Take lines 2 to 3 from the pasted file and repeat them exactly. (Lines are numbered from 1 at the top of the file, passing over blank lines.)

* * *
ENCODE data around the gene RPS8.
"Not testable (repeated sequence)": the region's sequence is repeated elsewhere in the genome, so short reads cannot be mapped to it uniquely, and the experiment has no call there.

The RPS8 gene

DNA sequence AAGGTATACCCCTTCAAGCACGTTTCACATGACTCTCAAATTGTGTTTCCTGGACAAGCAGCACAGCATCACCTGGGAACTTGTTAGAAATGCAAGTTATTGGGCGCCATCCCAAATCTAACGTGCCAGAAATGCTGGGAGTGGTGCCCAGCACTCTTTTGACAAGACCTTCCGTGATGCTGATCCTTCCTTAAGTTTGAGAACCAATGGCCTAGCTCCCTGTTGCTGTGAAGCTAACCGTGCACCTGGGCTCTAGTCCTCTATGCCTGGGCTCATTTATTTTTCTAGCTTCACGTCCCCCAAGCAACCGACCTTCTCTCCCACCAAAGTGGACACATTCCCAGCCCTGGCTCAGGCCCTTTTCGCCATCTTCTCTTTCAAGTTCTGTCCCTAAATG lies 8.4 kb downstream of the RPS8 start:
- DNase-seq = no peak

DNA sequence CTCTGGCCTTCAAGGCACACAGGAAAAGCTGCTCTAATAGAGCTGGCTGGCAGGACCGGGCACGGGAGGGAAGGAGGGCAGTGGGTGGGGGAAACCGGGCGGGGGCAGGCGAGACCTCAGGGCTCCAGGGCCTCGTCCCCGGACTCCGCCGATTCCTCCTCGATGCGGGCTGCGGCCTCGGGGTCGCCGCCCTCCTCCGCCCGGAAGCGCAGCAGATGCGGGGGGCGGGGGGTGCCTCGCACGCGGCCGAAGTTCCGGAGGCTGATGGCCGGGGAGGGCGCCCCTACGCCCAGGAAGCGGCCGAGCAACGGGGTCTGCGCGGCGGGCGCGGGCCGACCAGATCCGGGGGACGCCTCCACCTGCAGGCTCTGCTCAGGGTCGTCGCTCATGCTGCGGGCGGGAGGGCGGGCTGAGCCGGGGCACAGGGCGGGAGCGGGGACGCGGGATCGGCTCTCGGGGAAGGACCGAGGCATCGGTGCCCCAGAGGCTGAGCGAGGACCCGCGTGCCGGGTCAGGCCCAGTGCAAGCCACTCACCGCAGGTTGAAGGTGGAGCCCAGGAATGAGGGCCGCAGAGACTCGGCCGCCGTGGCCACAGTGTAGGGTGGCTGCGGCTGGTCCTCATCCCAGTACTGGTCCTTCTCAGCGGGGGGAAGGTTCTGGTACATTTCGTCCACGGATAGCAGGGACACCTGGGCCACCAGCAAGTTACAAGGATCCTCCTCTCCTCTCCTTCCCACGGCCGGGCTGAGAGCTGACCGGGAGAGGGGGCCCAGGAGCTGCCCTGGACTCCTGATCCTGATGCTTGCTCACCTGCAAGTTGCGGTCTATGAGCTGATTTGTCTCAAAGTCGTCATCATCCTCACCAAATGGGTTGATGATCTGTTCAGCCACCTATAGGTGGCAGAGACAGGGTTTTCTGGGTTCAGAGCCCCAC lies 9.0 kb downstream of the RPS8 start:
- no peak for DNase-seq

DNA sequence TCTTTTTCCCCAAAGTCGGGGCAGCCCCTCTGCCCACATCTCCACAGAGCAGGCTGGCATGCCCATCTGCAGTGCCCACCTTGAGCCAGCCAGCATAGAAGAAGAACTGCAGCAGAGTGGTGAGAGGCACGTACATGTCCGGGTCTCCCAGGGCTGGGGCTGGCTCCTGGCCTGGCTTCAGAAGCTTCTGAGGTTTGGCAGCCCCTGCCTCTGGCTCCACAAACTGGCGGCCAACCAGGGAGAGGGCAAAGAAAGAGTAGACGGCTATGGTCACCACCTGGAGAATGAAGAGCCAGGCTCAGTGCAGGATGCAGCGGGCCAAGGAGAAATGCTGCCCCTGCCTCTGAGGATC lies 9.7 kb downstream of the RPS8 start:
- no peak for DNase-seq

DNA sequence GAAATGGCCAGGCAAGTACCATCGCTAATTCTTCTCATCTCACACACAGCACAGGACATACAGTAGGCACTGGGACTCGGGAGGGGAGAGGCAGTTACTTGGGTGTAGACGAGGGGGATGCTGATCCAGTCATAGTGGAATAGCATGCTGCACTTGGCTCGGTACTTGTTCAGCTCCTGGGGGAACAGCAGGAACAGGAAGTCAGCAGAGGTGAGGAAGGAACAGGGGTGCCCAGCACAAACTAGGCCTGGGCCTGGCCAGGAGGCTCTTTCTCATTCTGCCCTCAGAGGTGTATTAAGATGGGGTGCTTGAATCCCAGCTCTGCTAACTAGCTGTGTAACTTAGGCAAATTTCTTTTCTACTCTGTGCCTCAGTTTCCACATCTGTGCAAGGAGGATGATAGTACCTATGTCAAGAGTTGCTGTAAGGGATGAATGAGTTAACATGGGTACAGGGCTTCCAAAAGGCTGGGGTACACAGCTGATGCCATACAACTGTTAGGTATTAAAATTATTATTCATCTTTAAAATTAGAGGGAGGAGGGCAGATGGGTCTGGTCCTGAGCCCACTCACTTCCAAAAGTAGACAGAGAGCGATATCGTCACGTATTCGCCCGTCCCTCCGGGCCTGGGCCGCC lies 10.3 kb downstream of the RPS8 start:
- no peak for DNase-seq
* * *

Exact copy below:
"Not testable (repeated sequence)": the region's sequence is repeated elsewhere in the genome, so short reads cannot be mapped to it uniquely, and the experiment has no call there.

The RPS8 gene